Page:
5. If you are upgrading a cluster database and your initdb_name.ora file resides within the old environment's Oracle home, then move or copy the initdb_name.ora file to the new Oracle home. Make modifications in the file in the same way as made in the init.ora file.

6. If you are upgrading a cluster database, then set the CLUSTER_DATABASE initialization parameter to false. After the upgrade, you must set this initialization parameter back to true.

7. Shut down the instance:

8. Completely remove any Windows-Based Oracle Instances
C:\>net stop oracleservicefinance
C:\>oradim -delete -sid finance
C:\>oradim -new -sid finance -intpwd finance1 -startmode auto –pfile c:\oracle\product\10.1.0\Db_1\database\initfinance.ora

9. If your operating system is UNIX, then make sure that your ORACLE_SID is set correctly and that the following variables point to the new release directories: ORACLE_HOME,PATH,ORA_NLS10,LD_LIBRARY_PATH

10. Log in to the system as the owner of the Oracle home directory of the new Oracle Database 10g release.

11. At a system prompt, change to the ORACLE_HOME/rdbms/admin directory.

12. Start Up the New Database
sqlplus /nolog
SQL> connect / as sysdba
SQL> startup upgrade

Using the startup upgrade command tells Oracle to automatically modify certain parameters, including initialization parameters that cause errors otherwise

13. If you are upgrading from a release other than 10.1, create the SYSAUX Tablespace. The Pre-Upgrade Information Tool provides an estimate of the minimum required size for the SYSAUX tablespace in the SYSAUX Tablespace section.
CREATE TABLESPACE sysaux DATAFILE 'sysaux01.dbf' SIZE 500M

14. If you upgrading to release 1, run the Upgrade Script. Run the Upgrade Script corresponding to the Oracle version you would like to upgrade:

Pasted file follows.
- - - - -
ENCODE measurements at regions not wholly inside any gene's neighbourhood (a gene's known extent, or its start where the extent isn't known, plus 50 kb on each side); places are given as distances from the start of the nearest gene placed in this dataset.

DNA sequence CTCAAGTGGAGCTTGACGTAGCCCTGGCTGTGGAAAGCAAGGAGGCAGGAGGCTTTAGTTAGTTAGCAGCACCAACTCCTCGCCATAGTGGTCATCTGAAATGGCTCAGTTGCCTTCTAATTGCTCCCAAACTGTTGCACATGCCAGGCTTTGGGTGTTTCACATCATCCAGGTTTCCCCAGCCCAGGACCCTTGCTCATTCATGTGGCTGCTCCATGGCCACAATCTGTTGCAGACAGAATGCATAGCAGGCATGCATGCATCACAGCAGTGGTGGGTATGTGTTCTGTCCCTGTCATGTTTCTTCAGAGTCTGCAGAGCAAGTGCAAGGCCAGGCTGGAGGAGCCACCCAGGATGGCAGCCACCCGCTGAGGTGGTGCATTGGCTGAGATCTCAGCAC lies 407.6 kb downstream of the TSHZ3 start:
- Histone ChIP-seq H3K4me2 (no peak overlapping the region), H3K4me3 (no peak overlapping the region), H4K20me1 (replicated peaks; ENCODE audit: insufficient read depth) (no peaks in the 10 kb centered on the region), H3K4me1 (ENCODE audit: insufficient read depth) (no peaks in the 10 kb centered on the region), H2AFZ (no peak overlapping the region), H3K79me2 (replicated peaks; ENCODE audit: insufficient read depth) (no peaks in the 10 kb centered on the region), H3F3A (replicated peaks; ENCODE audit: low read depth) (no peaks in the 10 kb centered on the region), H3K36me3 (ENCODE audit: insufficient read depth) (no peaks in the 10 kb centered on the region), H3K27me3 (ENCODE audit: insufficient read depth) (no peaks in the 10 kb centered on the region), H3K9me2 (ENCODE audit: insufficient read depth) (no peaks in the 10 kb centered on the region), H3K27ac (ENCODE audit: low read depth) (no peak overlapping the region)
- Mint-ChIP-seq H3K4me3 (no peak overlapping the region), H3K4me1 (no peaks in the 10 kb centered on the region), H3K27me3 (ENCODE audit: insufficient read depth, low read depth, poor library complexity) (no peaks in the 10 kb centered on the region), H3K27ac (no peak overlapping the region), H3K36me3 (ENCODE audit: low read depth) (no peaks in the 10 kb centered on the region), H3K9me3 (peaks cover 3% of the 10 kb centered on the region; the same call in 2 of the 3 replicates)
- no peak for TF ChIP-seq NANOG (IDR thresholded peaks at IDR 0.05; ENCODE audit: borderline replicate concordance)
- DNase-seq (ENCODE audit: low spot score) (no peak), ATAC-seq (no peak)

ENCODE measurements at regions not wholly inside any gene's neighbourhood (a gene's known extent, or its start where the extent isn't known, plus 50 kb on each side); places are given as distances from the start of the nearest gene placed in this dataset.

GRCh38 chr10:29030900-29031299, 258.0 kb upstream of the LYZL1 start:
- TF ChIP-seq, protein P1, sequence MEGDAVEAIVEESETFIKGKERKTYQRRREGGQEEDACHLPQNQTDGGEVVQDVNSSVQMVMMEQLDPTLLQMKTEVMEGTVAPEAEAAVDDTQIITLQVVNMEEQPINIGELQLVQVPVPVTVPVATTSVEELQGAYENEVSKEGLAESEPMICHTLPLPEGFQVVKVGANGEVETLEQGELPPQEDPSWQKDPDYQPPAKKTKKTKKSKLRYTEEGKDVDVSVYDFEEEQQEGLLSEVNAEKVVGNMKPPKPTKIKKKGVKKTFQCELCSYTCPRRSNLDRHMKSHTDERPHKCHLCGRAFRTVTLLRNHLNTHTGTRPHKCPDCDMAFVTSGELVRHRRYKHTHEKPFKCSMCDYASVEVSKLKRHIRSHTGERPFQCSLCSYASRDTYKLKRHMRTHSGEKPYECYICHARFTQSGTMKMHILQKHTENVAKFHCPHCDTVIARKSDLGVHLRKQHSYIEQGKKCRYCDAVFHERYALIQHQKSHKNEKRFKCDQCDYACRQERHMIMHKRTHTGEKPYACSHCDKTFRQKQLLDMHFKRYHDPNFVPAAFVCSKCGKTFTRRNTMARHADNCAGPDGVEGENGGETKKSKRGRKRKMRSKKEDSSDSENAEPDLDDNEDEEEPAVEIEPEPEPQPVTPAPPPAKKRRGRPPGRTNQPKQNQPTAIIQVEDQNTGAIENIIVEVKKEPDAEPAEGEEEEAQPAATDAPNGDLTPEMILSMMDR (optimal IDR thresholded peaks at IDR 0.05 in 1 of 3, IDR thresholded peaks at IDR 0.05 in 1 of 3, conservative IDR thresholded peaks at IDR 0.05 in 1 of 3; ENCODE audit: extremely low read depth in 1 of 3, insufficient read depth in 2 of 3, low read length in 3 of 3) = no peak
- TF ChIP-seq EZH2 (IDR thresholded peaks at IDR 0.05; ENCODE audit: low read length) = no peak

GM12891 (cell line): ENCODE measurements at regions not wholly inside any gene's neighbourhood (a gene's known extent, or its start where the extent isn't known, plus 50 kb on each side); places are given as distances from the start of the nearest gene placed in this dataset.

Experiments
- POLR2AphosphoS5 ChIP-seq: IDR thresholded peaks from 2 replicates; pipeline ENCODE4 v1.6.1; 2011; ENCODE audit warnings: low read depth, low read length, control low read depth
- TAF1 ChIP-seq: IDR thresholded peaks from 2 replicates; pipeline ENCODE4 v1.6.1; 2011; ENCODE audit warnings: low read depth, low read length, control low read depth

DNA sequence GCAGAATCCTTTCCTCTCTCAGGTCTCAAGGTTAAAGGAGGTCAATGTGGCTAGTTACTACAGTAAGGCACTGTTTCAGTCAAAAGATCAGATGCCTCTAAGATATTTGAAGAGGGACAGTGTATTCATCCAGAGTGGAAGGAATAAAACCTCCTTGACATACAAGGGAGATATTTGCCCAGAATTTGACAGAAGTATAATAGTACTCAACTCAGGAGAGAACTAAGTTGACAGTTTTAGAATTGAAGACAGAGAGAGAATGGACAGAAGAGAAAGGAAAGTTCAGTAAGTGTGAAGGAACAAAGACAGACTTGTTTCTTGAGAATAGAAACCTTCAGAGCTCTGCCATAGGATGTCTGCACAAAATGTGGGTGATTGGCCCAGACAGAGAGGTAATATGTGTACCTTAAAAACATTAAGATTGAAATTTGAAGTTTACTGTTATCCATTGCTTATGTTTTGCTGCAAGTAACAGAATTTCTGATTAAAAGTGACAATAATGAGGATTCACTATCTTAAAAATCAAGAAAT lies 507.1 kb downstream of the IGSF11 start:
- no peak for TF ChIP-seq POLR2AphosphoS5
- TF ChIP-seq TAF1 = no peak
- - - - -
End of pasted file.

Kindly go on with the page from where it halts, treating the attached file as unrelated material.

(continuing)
o 8.0.6: u0800060.sql
o 8.1.7: u0801070.sql
o 9.0.1: u0900010.sql
o 9.2: u0902000.sql

15. If you upgrading to Oracle Database 10g Release 2, only one common SQL script has to be invoked when performing a database upgrade. Oracle automatically determines what version is being upgraded and runs the appropriate upgrade scripts for that database and all of its included components:
SQL> SPOOL upgrade.log
SQL> @catupgrd.sql

16. Depending of the release you are upgrading to, run utlu10*s.sql (Post-Upgrade Status Tool) to display the results of the upgrade:
SQL> @utlu101s.sql TEXT
SQL> @utlu102s.sql
Note that the utlu101s.sql script is followed by the word TEXT, to enable the printing of the script output.
The tool simply queries the DBA_SERVER_REGISTRY table to determine the upgrade status of each individual component.

17. Check the spool file and verify that the packages and procedures compiled successfully. Rerun the catupgrd.sql script, if necessary.

18. Restart the instance

19. If Oracle Label Security is in your database:
SQL> @olstrig.sql

20. Run utlrp.sql to recompile any remaining invalid stored PL/SQL and Java code.
SQL> @utlrp.sql

21. Verify that all expected packages and classes are valid:

SQL> SELECT count(*) FROM dba_objects WHERE status='INVALID';
SQL> SELECT distinct object_name FROM dba_objects WHERE status='INVALID';
22. Exit SQL*Plus